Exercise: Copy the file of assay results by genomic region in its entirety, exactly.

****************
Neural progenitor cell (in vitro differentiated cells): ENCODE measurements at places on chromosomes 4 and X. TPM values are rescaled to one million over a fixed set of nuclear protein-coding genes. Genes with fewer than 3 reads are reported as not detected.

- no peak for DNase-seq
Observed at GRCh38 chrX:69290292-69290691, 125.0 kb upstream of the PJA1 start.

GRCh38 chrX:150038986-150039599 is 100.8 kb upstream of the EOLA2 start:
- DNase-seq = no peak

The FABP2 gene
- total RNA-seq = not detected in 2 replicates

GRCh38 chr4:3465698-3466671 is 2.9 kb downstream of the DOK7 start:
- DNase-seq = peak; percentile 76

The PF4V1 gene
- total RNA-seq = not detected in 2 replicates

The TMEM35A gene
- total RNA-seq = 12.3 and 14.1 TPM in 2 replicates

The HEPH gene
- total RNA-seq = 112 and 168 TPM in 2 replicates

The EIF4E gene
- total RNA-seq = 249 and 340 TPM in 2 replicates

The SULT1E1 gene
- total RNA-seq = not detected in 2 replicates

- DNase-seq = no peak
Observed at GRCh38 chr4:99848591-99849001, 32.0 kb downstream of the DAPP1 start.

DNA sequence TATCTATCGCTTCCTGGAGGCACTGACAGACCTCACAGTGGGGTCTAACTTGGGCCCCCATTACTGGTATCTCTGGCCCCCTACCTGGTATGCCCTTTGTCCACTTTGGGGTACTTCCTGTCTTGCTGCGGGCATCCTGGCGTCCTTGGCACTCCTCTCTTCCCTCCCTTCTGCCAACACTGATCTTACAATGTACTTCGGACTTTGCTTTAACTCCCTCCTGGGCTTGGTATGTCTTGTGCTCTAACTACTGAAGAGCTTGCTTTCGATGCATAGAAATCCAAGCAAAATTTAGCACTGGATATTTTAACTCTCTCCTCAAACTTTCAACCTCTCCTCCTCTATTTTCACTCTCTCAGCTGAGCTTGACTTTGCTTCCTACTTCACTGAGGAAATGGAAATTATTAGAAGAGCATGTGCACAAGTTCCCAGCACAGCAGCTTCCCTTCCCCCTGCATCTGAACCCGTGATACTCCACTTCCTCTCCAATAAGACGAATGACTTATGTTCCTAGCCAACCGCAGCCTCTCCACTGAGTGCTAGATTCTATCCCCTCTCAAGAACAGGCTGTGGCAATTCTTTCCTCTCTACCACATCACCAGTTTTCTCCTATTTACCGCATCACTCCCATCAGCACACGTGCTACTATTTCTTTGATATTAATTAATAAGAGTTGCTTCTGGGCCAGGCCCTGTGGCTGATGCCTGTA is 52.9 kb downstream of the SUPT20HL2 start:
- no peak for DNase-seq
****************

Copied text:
Neural progenitor cell (in vitro differentiated cells): ENCODE measurements at places on chromosomes 4 and X. TPM values are rescaled to one million over a fixed set of nuclear protein-coding genes. Genes with fewer than 3 reads are reported as not detected.

- no peak for DNase-seq
Observed at GRCh38 chrX:69290292-69290691, 125.0 kb upstream of the PJA1 start.

GRCh38 chrX:150038986-150039599 is 100.8 kb upstream of the EOLA2 start:
- DNase-seq = no peak

The FABP2 gene
- total RNA-seq = not detected in 2 replicates

GRCh38 chr4:3465698-3466671 is 2.9 kb downstream of the DOK7 start:
- DNase-seq = peak; percentile 76

The PF4V1 gene
- total RNA-seq = not detected in 2 replicates

The TMEM35A gene
- total RNA-seq = 12.3 and 14.1 TPM in 2 replicates

The HEPH gene
- total RNA-seq = 112 and 168 TPM in 2 replicates

The EIF4E gene
- total RNA-seq = 249 and 340 TPM in 2 replicates

The SULT1E1 gene
- total RNA-seq = not detected in 2 replicates

- DNase-seq = no peak
Observed at GRCh38 chr4:99848591-99849001, 32.0 kb downstream of the DAPP1 start.

DNA sequence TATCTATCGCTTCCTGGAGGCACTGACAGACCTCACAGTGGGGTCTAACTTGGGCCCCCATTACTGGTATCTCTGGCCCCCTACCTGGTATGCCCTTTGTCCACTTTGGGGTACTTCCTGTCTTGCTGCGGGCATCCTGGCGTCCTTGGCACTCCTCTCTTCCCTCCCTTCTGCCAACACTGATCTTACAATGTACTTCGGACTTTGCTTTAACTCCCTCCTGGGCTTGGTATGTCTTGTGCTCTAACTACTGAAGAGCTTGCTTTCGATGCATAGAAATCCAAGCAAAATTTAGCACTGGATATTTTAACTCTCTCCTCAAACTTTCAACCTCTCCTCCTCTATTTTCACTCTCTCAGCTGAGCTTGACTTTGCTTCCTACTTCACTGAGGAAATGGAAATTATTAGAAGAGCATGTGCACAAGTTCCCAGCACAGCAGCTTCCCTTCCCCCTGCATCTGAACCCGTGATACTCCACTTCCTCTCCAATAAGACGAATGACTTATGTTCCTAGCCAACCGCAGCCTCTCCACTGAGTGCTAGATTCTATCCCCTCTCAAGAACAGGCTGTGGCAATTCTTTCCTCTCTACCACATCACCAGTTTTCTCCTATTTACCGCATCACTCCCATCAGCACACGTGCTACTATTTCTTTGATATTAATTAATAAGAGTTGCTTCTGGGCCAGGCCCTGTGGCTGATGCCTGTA is 52.9 kb downstream of the SUPT20HL2 start:
- no peak for DNase-seq